An intense, full-bodied wine, Cabernet Sauvignon can go one of two ways. It can either be “love at first sip” or too overpowering for the beginner. This dry wine tends to be extremely fruit-forward, with strong flavors like berries and plums leading the way as subtle notes of chocolate and vanilla can linger with high tannins that leave a drying effect on the palate.
A light and fruit-forward wine, Pinot is an easy first step for white wine drinkers sashaying their way into red wine territory. Its dry, cherry/berry flavor and light body are welcoming for the newbies and consistent for the connoisseurs.
Considered a softer version of Cabernet Sauvignon, Merlot rolls out a smooth, velvet red carpet for the tastebuds. It holds similar fruity flavors but lower tannin levels, making it less intense than other red wines.
A juicy mix of raspberry and blackberry flavors, Zinfandel is a dark red wine with medium-high tannins and high alcohol content. With fruity and sometimes spicy notes, it’s definitely one you’ll want to try.
Malbec boasts a deep color with even deeper flavors like coffee, black cherry, and chocolate with a hint of smoke. When you’re ready for a red wine that expands your preferences, this is the one.
Still wondering which one’s for you? Find your match in our Red Wines.
Related: Guide to Red Wine
What to Know About Rosé
“Rosé all day” has become a lifestyle just as much as it’s been a catchphrase. Known as a summer favorite, this pink drink can still be daunting for beginners, as most people don’t really talk about their rosé in detail; they just sip it poolside without a care in the world.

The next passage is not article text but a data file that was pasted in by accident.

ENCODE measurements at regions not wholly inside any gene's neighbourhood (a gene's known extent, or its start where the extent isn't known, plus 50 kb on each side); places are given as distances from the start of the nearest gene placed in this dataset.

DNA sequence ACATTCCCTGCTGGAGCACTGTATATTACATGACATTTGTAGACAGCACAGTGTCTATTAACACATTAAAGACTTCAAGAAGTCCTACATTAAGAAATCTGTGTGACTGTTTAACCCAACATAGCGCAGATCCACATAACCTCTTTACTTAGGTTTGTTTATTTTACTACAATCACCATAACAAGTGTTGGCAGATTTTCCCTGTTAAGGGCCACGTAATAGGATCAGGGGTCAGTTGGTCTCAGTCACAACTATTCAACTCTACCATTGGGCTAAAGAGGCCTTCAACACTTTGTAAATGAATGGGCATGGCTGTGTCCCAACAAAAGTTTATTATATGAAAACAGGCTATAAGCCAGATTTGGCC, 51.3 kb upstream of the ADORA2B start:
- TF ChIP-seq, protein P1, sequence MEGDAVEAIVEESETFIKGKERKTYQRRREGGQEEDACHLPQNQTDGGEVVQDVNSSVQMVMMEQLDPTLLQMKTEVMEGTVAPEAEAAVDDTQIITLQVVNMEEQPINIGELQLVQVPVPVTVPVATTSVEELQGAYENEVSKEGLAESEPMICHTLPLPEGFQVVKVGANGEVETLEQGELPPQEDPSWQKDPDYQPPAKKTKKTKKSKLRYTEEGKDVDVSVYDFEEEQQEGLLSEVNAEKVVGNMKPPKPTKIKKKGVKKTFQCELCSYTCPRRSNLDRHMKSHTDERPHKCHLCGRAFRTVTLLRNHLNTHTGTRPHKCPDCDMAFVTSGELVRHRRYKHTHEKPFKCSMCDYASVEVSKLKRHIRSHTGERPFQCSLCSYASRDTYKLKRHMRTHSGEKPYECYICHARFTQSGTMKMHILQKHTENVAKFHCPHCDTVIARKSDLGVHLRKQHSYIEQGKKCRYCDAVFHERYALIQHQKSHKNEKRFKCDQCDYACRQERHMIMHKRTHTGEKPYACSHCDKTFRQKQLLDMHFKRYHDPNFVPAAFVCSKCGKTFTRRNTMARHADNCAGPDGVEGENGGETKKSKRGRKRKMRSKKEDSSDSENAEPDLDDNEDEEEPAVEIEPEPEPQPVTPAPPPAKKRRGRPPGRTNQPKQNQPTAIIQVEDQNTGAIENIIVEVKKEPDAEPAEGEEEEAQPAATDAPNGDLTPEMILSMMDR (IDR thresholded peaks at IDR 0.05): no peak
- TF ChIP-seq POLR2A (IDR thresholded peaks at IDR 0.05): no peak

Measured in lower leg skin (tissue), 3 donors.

Rosé gets its signature pink color from grape skins. Following a similar process to red wine, black-skinned grapes are crushed, and the skins are kept in contact with the juice for anywhere from two to twenty hours. After that, the grapes are pressed, and the skins are tossed out before the fermentation process takes place. This winemaking process gives rosé its signature pink color and trendsetting flavor profile.
While the taste of most rosé wines is fruity and floral, there can be a range between dry, sweet, and savory.
For a deeper dive into the world of rosé, read our guide or try our Rosé wines.
Related: How to Choose the Best Wine Glass
What to know about Sparkling Wine and Champagne
First popular with royalty in the 17th through 19th centuries, these bubbly beverages add a sense of sophisticated style to special moments like modern-day weddings and significant occasions.
The carbonation comes from specialized grape-pressing methods and a secondary fermentation process. And while the science behind these methods can be incredibly dense, the appeal of the “bubbly” is easy to understand.
You can expect notes of peach, citrus, almond, cream, cherry, and toast in champagne. Other sparkling wines come in flavors ranging from crisp whites to fruity reds—each with refreshing effervescence that brings a smile to your face!
If you’ve never tried one of these celebratory favorites before, be careful when uncorking, as a burst of sparkling wine might overflow above and down the sides of the bottle. Sure, it looks cool, but unless you’ve prepped for the classic champagne “popping,” you may wind up cleaning an unexpected mess.
Related: Which Wines to Chill Before Drinking
How to Order Wine on a Date